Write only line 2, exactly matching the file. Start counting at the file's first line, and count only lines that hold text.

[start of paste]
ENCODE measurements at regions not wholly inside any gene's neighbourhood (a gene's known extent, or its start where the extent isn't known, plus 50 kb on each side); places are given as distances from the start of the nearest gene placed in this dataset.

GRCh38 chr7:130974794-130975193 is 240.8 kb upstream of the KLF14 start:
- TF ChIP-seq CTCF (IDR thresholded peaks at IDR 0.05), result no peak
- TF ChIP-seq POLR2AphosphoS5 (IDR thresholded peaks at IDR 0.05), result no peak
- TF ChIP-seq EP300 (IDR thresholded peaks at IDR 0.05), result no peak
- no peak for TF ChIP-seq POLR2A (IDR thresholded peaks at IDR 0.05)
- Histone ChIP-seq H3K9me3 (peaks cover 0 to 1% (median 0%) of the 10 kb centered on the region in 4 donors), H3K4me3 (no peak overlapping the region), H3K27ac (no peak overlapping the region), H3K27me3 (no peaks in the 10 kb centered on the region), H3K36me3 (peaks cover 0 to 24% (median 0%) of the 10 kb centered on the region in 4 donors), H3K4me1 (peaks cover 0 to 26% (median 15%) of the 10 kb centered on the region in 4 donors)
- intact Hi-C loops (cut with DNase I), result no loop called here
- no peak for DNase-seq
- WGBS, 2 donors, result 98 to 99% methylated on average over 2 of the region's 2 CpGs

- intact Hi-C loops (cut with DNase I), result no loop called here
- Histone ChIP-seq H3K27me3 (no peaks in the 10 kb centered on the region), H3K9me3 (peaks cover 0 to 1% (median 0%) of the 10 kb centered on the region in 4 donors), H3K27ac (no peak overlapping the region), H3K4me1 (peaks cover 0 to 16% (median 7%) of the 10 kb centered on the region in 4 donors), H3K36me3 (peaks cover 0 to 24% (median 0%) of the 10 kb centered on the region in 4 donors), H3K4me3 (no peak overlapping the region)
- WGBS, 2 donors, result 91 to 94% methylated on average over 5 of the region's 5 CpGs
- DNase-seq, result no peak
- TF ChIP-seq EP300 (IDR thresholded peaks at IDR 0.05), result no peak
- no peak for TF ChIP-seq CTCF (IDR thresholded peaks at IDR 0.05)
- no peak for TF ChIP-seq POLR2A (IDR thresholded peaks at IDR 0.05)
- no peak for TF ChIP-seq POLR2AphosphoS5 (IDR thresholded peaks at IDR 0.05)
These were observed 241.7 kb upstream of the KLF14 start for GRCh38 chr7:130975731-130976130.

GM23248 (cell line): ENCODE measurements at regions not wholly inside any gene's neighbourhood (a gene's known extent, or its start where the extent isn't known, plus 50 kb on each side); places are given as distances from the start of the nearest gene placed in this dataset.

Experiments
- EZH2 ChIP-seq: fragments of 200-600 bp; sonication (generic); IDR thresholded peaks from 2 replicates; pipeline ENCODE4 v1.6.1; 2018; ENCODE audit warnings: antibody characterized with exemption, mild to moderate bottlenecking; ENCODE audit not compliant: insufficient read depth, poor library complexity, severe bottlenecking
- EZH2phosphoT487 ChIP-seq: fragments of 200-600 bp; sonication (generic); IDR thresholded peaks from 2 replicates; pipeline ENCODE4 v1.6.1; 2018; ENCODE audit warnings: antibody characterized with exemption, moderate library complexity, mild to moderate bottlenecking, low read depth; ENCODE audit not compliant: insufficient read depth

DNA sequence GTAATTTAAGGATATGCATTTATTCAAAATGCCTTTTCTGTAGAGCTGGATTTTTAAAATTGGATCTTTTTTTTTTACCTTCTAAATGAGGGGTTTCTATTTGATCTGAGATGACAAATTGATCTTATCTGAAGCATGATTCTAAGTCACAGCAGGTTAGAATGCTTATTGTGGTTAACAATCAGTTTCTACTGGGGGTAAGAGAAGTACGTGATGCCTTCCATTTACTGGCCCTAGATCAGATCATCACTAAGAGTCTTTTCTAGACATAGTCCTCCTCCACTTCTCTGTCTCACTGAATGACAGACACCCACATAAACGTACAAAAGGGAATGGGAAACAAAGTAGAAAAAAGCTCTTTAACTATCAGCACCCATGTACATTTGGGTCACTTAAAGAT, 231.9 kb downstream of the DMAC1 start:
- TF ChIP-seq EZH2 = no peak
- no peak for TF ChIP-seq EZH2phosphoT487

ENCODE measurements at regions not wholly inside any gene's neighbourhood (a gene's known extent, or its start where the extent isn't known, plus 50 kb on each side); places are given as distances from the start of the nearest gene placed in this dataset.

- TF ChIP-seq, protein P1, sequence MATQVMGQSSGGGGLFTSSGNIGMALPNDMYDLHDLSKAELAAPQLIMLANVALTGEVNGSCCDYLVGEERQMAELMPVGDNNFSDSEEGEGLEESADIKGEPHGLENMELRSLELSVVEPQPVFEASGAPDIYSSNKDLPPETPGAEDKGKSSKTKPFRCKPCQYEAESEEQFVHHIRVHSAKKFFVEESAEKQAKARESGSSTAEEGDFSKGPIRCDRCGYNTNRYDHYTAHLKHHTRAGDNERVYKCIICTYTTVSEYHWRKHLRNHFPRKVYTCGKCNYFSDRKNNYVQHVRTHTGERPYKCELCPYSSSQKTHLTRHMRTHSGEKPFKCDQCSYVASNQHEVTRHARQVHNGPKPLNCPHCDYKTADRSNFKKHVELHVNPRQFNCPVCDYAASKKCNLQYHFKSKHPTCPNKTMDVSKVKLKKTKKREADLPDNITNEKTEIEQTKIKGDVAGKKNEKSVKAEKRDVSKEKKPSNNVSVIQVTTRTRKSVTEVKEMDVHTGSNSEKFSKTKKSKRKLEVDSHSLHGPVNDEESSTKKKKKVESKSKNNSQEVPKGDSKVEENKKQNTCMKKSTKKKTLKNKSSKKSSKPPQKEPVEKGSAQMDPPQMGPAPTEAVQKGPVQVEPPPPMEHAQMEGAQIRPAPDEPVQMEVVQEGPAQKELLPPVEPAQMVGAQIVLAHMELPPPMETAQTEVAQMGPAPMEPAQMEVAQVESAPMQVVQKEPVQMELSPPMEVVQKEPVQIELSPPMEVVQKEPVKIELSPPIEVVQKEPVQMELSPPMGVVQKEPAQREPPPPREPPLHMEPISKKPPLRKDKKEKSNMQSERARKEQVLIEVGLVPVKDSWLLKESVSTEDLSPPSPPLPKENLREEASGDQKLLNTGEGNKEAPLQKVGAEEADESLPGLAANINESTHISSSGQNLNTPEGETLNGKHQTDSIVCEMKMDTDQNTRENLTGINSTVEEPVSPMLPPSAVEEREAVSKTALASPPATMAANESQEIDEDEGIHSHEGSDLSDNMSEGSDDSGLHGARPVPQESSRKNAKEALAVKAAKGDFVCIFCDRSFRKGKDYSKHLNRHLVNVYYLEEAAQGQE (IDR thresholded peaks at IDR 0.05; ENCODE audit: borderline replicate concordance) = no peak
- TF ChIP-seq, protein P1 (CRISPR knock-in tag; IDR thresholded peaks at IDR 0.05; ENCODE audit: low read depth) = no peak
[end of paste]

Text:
GRCh38 chr7:130974794-130975193 is 240.8 kb upstream of the KLF14 start: